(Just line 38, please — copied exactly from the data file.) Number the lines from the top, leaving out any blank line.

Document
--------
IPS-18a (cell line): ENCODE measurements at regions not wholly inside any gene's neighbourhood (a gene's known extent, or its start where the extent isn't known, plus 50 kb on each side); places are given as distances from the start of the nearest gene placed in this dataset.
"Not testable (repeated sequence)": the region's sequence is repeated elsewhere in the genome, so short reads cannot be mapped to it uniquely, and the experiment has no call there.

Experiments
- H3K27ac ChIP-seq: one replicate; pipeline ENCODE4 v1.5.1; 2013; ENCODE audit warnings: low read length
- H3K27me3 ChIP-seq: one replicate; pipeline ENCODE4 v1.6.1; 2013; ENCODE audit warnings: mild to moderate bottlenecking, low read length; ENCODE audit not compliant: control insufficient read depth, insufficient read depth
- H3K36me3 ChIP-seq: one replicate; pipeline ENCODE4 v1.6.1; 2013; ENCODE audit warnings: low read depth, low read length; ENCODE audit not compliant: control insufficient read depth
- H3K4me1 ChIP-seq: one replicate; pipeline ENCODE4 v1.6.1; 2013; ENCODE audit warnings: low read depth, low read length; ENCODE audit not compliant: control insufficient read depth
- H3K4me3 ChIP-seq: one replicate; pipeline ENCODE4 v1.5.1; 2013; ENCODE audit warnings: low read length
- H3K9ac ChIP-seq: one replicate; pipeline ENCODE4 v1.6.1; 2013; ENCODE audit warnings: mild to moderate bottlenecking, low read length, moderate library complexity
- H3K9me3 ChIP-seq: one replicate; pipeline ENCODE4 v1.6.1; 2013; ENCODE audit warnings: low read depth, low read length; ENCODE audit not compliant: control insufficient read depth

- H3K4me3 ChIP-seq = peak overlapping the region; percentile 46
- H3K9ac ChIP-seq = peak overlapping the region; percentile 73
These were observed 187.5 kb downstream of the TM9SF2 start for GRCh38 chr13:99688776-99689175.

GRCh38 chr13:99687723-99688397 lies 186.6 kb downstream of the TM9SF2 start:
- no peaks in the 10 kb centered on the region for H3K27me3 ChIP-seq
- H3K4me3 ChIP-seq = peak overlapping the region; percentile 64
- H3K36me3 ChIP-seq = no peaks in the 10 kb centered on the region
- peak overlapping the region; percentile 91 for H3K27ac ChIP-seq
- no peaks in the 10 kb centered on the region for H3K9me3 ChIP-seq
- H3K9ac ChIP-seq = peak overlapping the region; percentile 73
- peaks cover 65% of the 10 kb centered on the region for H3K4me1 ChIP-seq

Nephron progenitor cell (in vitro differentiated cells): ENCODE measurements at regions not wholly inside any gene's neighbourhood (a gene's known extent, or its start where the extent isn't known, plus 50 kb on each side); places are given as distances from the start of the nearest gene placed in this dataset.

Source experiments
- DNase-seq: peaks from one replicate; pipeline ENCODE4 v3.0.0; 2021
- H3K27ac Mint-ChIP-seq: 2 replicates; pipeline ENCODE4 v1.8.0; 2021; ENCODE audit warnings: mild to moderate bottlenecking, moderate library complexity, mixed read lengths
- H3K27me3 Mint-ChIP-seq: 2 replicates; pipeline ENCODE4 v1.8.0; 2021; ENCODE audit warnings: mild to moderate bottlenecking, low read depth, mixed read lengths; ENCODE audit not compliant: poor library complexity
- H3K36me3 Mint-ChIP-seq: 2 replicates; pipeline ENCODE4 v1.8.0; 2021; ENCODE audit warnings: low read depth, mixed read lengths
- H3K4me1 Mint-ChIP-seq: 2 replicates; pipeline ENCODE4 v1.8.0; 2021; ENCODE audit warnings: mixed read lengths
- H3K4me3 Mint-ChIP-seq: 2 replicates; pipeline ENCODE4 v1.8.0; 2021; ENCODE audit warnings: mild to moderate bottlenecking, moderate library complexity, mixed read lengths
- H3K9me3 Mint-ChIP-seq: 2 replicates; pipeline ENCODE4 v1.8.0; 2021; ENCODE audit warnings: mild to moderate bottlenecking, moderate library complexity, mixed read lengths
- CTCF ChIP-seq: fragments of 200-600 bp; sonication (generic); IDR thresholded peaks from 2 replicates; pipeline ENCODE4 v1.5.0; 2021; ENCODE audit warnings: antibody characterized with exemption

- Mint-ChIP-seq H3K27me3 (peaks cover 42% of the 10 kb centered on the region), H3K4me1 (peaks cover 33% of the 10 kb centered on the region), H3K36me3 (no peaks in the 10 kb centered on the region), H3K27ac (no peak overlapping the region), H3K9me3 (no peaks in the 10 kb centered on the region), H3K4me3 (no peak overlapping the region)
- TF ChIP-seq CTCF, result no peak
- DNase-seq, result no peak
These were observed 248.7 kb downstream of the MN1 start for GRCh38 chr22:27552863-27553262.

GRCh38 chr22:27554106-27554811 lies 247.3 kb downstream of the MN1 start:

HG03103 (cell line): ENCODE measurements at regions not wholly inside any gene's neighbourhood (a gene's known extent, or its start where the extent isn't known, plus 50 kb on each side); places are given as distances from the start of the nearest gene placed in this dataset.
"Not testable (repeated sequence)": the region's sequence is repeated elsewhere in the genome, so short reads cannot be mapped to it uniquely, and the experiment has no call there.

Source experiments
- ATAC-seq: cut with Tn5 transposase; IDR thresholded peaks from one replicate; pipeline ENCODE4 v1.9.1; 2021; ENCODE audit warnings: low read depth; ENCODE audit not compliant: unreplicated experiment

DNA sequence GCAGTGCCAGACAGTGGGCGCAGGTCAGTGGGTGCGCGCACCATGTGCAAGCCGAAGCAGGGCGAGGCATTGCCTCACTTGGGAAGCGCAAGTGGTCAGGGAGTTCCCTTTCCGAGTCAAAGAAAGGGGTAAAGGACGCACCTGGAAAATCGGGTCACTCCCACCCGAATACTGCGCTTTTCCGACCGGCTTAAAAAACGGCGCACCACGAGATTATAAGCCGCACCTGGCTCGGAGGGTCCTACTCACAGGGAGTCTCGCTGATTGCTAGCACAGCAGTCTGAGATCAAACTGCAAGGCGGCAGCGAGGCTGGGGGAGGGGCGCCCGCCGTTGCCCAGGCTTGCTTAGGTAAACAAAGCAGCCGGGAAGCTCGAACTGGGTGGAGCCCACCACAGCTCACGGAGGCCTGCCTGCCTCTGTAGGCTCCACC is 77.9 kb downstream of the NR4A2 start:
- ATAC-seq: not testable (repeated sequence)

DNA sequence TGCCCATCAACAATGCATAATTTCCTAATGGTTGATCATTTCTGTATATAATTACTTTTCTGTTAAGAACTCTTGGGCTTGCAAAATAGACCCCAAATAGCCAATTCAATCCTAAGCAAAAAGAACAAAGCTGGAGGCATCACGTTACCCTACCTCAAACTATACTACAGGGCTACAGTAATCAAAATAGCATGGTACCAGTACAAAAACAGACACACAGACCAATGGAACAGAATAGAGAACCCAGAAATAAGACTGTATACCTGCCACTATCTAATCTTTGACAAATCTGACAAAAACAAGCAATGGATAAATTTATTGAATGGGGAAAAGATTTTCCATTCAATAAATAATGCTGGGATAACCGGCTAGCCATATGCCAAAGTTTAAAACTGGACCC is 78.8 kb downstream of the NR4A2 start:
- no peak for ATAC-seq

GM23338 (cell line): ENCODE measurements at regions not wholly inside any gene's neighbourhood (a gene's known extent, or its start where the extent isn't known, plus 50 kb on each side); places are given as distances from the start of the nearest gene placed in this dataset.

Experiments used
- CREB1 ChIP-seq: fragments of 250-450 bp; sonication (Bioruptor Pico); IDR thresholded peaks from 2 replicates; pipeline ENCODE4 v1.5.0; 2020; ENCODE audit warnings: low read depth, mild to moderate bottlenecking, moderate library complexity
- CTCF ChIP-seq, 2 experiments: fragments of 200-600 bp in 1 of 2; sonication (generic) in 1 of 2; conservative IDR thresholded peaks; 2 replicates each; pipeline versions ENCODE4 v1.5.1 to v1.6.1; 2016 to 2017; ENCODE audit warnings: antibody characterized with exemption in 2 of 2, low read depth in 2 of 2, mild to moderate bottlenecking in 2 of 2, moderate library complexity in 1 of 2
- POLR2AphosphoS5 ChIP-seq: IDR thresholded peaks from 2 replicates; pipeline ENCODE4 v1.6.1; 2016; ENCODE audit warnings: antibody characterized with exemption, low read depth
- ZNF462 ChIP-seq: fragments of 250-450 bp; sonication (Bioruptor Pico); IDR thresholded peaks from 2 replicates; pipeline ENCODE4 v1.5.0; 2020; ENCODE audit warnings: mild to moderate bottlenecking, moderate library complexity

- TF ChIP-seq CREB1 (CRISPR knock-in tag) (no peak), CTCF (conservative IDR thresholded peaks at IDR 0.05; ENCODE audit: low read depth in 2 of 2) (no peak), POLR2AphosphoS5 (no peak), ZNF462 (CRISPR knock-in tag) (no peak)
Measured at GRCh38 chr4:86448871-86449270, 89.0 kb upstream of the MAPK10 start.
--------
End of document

"Not testable (repeated sequence)": the region's sequence is repeated elsewhere in the genome, so short reads cannot be mapped to it uniquely, and the experiment has no call there.